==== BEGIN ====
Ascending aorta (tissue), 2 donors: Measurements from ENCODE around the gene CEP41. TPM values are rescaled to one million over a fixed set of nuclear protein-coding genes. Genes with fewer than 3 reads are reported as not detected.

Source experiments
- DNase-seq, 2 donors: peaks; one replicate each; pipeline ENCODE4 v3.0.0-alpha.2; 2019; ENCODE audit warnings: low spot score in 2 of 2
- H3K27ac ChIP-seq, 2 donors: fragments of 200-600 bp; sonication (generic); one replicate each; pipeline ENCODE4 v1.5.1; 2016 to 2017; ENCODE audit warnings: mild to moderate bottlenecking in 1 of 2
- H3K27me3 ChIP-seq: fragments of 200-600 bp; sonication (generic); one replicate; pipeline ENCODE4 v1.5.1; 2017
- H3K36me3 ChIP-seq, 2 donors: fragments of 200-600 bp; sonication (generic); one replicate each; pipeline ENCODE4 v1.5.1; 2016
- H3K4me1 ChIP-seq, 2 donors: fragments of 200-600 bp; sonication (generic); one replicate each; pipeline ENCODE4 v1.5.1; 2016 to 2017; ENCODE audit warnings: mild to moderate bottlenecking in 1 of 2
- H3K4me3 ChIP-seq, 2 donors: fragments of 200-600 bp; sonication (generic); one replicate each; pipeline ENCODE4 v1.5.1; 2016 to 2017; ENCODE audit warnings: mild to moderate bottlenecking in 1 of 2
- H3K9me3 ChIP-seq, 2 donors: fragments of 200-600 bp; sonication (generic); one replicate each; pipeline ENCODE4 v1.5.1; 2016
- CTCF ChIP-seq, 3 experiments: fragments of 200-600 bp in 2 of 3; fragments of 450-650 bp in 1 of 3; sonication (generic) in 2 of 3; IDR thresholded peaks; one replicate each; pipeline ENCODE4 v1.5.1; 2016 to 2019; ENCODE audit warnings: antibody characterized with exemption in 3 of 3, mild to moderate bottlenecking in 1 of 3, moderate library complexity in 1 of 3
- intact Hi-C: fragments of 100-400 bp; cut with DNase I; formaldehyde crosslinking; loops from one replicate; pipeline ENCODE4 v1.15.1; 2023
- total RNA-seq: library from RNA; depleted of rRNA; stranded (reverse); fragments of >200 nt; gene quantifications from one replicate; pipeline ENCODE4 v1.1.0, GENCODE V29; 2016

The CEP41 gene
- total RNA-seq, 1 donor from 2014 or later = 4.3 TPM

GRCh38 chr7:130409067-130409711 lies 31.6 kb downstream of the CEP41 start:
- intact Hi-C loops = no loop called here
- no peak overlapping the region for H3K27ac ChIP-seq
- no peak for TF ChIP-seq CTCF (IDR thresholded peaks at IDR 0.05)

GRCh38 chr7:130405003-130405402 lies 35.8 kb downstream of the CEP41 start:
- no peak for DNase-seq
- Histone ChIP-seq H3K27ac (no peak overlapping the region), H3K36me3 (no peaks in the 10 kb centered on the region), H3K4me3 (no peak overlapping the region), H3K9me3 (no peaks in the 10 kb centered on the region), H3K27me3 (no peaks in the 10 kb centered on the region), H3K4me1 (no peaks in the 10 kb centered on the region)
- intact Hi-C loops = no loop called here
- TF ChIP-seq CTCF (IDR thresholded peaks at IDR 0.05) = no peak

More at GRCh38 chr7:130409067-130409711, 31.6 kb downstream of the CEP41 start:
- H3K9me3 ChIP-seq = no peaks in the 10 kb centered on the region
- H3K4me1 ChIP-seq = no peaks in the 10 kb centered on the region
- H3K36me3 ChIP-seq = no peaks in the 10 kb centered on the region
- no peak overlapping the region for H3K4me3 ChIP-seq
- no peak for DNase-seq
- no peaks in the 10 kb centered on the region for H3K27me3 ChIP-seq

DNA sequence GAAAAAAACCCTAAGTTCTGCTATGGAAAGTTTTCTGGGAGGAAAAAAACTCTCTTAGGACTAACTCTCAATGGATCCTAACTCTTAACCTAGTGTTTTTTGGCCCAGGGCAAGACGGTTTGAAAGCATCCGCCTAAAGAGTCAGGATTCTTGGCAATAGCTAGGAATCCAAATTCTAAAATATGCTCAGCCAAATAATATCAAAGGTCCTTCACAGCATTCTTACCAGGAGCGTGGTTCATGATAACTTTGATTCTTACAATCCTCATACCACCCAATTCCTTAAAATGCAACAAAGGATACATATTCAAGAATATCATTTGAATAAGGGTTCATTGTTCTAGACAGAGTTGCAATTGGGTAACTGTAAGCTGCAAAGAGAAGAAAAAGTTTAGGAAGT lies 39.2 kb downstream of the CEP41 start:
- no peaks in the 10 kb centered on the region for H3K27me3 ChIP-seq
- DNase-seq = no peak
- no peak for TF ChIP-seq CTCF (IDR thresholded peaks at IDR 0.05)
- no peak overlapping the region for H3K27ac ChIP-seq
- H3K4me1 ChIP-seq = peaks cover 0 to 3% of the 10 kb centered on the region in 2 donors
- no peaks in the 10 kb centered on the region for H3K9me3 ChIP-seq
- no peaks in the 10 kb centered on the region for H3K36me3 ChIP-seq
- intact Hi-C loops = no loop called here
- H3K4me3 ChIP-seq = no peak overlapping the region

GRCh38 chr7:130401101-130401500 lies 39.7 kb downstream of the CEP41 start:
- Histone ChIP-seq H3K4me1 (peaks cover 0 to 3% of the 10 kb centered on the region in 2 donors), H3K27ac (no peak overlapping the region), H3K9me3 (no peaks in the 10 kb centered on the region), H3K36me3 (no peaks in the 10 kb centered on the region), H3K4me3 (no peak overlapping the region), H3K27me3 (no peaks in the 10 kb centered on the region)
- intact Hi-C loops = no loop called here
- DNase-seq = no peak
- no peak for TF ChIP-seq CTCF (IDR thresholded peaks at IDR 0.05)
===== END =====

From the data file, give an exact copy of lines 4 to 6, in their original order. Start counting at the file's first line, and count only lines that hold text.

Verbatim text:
- H3K27ac ChIP-seq, 2 donors: fragments of 200-600 bp; sonication (generic); one replicate each; pipeline ENCODE4 v1.5.1; 2016 to 2017; ENCODE audit warnings: mild to moderate bottlenecking in 1 of 2
- H3K27me3 ChIP-seq: fragments of 200-600 bp; sonication (generic); one replicate; pipeline ENCODE4 v1.5.1; 2017
- H3K36me3 ChIP-seq, 2 donors: fragments of 200-600 bp; sonication (generic); one replicate each; pipeline ENCODE4 v1.5.1; 2016